Re: Agencies (clarification)

Subject: Re: Agencies (clarification)
From: doc -at- edwordsmith -dot- com
To: techwr-l -at- lists -dot- techwr-l -dot- com
Date: Sun, 4 Jun 2006 16:34:48 -0700

On Sunday 04 June 2006 04:42, Jobs at ProSpring wrote:

> OTOH, ProSpring makes a point to tell the candidate who the client is
> (The client is XYZ, have you already sent them your resume?) --- no
> sense wasting everyone's time if we can't represent you if you or
> another agency already submitted you for the position.....

As a long-time contractor, I appreciate ths openess on the part of the
recruiting agency.

In recent years, this richer information sharing between recruiter and recruit
seems to be more normal, made possible without exposing the recruiter or
agency to predatory contractor practices, because the hiring company's HR has
partitioned all openings into either contract or staff positions. IOW, HR
doesn't handle contract opportunities, so a recruiter can tell me the company
name and I can learn or share more with the recruiter about the opportunity
with that information, but I can't go to their HR office and apply for the
contract. RARELY would a recruiter volunteer the name of the hiring manager,
but if I know the company I will ask who the hiring manager is, and the
recruiter will tell me (or say it isn't given in the description). The
recruiter will WANT to know if I know the manager--it can be a weighty factor
when the recruiter decides who to send for interviews..

Such is the security built into the recruiter-employer relationship, at least
that's the way I see and work it. There isn't actually any room for a
predator or free-rider contractor to benefit from the rich information except
within the relationship with the recruiter. Perhaps another recruiting agency
would be interested in it, but with preferred vendors and so forth, even that
risk is low and probably worth assuming in the interest of more
backfire-proof contracting decisions..

I may be too focused on contract work to have the big picture, but it seems to
me that:

o Contractors are not hired through the usual HR process.

o Staff positions and contract positions are not recruited through the same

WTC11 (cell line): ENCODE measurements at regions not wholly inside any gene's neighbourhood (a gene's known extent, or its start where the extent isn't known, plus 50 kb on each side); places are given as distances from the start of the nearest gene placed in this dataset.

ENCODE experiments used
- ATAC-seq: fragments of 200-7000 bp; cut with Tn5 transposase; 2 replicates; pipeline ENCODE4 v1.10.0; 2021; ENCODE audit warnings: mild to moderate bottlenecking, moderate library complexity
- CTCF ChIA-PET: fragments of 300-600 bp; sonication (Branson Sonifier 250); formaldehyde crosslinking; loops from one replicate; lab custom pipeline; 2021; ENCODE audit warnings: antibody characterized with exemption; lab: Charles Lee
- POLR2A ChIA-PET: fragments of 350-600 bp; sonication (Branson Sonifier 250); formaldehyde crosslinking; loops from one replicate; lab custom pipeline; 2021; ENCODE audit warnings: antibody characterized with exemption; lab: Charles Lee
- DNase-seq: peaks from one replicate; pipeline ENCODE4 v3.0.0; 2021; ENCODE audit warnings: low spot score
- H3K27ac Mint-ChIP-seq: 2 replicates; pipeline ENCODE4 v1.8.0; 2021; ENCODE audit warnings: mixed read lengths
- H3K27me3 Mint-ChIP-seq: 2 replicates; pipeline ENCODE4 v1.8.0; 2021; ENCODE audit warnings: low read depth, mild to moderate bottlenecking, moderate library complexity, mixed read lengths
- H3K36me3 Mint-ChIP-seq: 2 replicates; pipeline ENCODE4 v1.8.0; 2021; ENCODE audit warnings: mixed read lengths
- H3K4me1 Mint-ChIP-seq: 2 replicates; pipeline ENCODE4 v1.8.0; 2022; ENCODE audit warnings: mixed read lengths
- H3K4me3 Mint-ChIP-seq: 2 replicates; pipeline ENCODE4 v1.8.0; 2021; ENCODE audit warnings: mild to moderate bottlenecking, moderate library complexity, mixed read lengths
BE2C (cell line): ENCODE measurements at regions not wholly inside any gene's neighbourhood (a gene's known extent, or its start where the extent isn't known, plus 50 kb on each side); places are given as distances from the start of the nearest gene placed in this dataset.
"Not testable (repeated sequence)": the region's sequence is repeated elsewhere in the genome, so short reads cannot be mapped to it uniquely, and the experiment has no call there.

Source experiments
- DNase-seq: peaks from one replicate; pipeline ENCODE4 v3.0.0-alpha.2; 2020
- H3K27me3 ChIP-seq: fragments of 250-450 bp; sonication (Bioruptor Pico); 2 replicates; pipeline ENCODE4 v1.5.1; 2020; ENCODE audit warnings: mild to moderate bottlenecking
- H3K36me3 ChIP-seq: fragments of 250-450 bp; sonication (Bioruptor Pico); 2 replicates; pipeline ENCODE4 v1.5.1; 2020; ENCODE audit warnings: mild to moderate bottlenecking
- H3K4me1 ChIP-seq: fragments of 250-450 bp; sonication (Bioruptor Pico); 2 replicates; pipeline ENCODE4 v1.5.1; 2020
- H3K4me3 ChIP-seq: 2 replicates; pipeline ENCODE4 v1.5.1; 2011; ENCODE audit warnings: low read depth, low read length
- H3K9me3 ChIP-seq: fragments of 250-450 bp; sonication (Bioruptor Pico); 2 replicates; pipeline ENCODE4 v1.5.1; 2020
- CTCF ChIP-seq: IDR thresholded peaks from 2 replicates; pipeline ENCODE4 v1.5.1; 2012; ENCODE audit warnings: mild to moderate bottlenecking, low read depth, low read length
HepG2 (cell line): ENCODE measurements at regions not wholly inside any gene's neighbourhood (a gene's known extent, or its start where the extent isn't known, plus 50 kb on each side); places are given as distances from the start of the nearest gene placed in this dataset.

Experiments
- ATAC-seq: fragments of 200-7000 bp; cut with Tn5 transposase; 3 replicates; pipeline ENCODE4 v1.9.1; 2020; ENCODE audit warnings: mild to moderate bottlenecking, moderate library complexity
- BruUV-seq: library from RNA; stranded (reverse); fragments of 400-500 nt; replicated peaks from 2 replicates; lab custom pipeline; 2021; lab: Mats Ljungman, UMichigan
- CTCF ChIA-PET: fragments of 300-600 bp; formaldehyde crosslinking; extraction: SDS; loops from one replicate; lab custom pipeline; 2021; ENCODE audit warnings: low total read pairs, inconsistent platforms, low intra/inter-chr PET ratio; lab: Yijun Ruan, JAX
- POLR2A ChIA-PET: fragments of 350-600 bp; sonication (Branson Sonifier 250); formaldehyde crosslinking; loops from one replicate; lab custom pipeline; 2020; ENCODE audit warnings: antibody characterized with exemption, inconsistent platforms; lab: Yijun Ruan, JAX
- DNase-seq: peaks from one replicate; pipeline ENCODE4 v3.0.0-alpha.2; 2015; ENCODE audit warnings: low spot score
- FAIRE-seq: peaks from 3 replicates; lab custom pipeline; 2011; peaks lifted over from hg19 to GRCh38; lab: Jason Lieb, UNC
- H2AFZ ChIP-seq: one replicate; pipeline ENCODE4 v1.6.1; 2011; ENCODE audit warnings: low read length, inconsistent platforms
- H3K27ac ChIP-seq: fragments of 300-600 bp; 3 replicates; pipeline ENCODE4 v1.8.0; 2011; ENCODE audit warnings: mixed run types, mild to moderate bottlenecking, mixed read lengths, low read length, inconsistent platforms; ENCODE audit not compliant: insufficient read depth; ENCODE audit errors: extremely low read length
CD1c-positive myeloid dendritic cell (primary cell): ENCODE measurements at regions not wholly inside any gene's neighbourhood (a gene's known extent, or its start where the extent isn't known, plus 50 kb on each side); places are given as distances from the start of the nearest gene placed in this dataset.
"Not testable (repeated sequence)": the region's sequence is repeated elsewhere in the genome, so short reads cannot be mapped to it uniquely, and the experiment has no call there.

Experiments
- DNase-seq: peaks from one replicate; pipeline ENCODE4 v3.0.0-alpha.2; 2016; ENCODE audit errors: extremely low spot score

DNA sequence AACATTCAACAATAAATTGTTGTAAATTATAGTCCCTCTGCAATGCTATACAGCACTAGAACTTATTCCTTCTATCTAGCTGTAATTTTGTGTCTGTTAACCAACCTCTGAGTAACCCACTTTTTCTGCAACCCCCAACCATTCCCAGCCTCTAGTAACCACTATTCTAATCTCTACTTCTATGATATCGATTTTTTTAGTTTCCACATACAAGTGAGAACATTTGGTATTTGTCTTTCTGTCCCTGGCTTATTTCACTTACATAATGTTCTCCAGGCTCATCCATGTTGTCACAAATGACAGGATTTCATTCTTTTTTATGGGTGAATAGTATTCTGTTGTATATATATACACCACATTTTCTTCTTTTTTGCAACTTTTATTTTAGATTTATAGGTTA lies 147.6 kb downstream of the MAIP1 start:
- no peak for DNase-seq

agencies. Agencies tend to specialize. The gray area (contract to hire) is
in the domain of contract positions.

o Staff positions that are announced to the public are not recruited through
recruiters. I believe recruiters can attempt to fill publicly announced
positions, but my sense is that it is futile for them to spend the time.

Under these circumstances, there seems to be little risk of having a recruit
do an end run on the recruiter--recruiters still don't tell us the hiring
manager's name, and it doesn't affect contractor hiring if the contractor
already has a resume in with the HR epartment..

Locally, recruiters have told me (because I ask a lot of questions and pick
their brains to understand all of the factors I can influence in seeking
contract work) that when a candidate/resume is submitted by more than one
agency, the client throws them all out. The onus of keeping resumes and
candidates straight is shifted to the contractor, primarily.

Some hiring companies issue and then withdraw contractor requests, and then
reiussue them at a revised pay rate, or with different requirements, or even
with no modification. This practice makes it difficult to keep things
straight, especially if recruiters also revise the announcements before
emailing them to contractors. I assume that some recruiters do revise
descriptions, because I get similar-but-different ones a lot. I generally
avoid applying for opportunities with companies that issue/withdraw/re-issue
contractor requests, and recruiters who send abridged versions of a contract

I do provide feedback to recruiters who contact me with opportunities of these
types, and I think it is a good practice--recruiters and contractors should
encourage each other to engage in any such dialogue. It establishes some of
the groundwork for cooperation and long-term productive contracting


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Agencies (clarification): From: Jobs at ProSpring

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